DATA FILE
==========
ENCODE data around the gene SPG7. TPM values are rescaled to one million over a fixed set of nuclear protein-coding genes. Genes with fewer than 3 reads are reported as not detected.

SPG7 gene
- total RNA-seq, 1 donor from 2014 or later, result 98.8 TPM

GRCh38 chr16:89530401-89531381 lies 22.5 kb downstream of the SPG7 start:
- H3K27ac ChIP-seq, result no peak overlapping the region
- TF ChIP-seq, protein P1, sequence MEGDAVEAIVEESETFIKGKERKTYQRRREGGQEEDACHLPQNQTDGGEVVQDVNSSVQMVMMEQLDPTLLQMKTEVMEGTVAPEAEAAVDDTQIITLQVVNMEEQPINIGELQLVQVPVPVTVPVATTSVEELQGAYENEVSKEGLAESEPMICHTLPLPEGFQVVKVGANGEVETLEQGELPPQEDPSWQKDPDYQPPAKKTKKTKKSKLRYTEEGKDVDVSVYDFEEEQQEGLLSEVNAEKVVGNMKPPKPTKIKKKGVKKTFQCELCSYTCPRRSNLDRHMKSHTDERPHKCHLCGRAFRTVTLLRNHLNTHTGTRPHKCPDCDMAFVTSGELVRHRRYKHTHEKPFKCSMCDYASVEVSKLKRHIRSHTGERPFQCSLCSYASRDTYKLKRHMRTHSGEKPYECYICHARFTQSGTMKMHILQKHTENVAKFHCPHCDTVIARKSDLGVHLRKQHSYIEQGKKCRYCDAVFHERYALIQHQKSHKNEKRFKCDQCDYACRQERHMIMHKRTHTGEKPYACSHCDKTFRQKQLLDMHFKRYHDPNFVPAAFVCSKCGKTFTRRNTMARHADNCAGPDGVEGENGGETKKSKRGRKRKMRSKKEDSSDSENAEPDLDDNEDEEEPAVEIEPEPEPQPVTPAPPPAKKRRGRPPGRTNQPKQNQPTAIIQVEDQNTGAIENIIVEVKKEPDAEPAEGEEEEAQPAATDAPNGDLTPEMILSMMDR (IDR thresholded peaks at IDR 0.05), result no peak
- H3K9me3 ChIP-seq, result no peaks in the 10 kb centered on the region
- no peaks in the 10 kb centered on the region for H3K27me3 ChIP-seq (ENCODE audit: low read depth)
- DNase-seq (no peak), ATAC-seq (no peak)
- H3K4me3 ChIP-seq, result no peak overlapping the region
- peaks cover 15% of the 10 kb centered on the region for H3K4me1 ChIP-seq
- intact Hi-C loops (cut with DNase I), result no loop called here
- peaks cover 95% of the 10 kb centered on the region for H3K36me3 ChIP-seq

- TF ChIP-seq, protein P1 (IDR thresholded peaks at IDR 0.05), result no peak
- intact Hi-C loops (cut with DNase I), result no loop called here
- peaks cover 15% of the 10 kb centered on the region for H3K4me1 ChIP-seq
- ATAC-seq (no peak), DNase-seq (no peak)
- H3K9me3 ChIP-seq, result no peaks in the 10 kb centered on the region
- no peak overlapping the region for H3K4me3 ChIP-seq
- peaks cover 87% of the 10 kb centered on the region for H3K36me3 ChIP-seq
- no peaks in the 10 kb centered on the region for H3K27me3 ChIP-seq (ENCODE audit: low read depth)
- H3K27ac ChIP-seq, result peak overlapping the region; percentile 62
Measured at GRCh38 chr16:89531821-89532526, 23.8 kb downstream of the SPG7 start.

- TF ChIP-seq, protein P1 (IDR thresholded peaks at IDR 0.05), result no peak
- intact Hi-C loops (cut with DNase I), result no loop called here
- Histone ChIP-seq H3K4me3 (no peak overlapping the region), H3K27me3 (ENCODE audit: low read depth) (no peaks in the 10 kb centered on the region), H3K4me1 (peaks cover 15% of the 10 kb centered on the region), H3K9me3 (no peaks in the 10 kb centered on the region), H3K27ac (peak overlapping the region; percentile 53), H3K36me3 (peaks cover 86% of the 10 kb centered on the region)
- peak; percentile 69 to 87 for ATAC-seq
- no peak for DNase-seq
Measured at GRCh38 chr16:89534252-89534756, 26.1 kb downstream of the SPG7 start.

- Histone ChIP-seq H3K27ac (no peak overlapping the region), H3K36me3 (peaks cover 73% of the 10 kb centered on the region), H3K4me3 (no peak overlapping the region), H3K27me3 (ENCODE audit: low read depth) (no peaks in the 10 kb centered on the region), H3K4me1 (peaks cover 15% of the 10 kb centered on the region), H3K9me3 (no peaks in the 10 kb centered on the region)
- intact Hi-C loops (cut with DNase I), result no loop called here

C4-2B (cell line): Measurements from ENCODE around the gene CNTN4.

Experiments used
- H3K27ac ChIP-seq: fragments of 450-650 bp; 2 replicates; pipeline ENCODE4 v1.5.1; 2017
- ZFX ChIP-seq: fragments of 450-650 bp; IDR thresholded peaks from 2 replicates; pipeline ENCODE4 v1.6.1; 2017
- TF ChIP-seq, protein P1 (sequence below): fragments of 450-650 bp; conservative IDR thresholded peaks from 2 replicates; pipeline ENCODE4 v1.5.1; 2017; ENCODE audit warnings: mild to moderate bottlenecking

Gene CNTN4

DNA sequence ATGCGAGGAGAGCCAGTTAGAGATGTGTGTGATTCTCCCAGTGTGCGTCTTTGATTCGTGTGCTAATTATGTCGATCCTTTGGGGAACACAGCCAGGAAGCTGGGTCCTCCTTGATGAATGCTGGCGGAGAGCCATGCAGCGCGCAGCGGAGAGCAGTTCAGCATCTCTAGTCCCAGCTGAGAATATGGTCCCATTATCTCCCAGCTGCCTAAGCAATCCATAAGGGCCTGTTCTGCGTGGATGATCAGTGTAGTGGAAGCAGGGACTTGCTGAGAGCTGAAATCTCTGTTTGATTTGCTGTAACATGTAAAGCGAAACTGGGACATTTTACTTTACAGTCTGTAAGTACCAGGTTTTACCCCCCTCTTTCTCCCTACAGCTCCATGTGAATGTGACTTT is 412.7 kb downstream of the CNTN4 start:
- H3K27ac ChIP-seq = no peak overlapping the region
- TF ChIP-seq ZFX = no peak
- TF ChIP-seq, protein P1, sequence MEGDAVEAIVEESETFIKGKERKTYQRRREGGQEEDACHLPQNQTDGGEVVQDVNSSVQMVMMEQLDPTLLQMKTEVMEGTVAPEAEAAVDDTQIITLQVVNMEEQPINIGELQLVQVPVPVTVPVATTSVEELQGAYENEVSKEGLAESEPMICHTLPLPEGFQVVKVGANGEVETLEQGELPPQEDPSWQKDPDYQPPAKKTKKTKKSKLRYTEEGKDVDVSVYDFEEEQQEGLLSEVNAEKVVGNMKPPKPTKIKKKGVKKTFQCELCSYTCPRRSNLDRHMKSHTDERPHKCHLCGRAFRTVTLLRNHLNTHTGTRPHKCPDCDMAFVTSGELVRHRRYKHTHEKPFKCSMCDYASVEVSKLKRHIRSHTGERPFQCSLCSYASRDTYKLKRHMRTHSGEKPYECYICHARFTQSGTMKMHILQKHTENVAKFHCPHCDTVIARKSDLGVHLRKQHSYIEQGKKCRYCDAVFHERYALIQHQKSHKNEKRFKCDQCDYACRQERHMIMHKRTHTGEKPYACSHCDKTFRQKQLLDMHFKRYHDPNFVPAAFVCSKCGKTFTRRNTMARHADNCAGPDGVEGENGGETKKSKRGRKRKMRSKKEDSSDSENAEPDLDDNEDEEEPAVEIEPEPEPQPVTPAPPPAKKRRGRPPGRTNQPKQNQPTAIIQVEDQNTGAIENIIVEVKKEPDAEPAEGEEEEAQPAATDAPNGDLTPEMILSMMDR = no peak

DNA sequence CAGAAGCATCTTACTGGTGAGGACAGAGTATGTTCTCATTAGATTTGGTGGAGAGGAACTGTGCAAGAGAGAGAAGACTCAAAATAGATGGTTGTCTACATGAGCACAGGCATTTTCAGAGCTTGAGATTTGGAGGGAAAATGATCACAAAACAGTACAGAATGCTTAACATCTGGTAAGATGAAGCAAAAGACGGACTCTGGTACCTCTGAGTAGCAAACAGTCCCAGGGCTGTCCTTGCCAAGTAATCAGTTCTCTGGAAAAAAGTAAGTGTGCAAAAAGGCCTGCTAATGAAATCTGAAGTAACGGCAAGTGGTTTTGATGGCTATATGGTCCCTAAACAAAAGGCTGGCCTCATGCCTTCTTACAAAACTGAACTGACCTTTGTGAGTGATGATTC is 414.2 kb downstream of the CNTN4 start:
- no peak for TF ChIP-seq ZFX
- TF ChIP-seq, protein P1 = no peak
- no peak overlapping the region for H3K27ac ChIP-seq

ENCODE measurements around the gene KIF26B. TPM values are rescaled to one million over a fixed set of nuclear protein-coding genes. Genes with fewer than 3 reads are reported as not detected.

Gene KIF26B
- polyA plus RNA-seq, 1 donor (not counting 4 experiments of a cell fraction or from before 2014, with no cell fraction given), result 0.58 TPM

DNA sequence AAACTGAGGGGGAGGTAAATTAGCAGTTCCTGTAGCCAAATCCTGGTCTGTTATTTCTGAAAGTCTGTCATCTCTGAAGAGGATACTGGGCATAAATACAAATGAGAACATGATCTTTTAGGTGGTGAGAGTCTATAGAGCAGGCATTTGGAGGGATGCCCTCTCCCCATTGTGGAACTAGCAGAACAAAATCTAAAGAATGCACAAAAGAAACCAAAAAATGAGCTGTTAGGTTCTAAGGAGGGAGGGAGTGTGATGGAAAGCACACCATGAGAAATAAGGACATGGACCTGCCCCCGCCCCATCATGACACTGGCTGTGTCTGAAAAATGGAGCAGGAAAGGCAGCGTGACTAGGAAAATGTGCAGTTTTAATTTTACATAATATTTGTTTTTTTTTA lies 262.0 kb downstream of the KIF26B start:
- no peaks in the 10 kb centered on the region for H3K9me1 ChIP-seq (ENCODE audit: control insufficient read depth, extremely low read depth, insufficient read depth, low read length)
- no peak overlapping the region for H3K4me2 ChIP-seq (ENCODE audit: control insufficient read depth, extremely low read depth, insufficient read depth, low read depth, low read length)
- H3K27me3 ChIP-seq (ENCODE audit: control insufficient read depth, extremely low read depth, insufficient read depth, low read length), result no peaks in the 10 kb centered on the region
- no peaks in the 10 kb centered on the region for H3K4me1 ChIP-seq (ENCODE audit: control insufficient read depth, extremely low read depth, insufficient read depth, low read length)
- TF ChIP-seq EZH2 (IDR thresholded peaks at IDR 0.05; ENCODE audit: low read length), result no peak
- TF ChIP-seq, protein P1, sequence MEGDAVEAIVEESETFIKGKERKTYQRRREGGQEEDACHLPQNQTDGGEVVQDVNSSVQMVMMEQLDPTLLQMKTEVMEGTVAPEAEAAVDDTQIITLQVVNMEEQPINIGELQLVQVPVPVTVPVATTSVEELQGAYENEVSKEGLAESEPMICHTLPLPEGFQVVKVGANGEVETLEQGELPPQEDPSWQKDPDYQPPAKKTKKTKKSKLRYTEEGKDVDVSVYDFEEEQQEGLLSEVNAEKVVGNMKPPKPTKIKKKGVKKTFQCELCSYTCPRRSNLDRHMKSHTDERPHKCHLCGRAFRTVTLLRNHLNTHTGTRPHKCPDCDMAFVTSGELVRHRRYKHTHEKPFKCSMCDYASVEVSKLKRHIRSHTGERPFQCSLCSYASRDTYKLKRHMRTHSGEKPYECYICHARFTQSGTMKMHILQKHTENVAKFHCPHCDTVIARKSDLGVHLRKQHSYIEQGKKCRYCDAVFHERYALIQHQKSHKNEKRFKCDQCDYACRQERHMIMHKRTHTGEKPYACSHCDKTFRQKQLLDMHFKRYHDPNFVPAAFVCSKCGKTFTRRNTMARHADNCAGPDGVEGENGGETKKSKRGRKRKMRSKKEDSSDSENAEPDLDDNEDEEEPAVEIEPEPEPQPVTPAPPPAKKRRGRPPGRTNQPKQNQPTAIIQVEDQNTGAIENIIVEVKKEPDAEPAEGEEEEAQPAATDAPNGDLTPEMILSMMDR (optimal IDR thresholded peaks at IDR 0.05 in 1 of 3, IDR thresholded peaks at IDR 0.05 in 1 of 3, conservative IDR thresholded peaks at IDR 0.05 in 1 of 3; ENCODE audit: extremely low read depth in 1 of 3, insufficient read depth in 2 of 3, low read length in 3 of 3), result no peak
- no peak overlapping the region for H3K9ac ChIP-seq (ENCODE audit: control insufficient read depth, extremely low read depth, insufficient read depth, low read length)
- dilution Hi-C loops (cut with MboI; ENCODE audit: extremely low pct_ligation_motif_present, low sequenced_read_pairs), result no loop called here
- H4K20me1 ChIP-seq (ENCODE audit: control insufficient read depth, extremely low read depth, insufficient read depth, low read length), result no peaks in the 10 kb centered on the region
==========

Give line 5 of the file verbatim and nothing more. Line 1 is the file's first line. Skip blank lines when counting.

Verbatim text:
- H3K27ac ChIP-seq, result no peak overlapping the region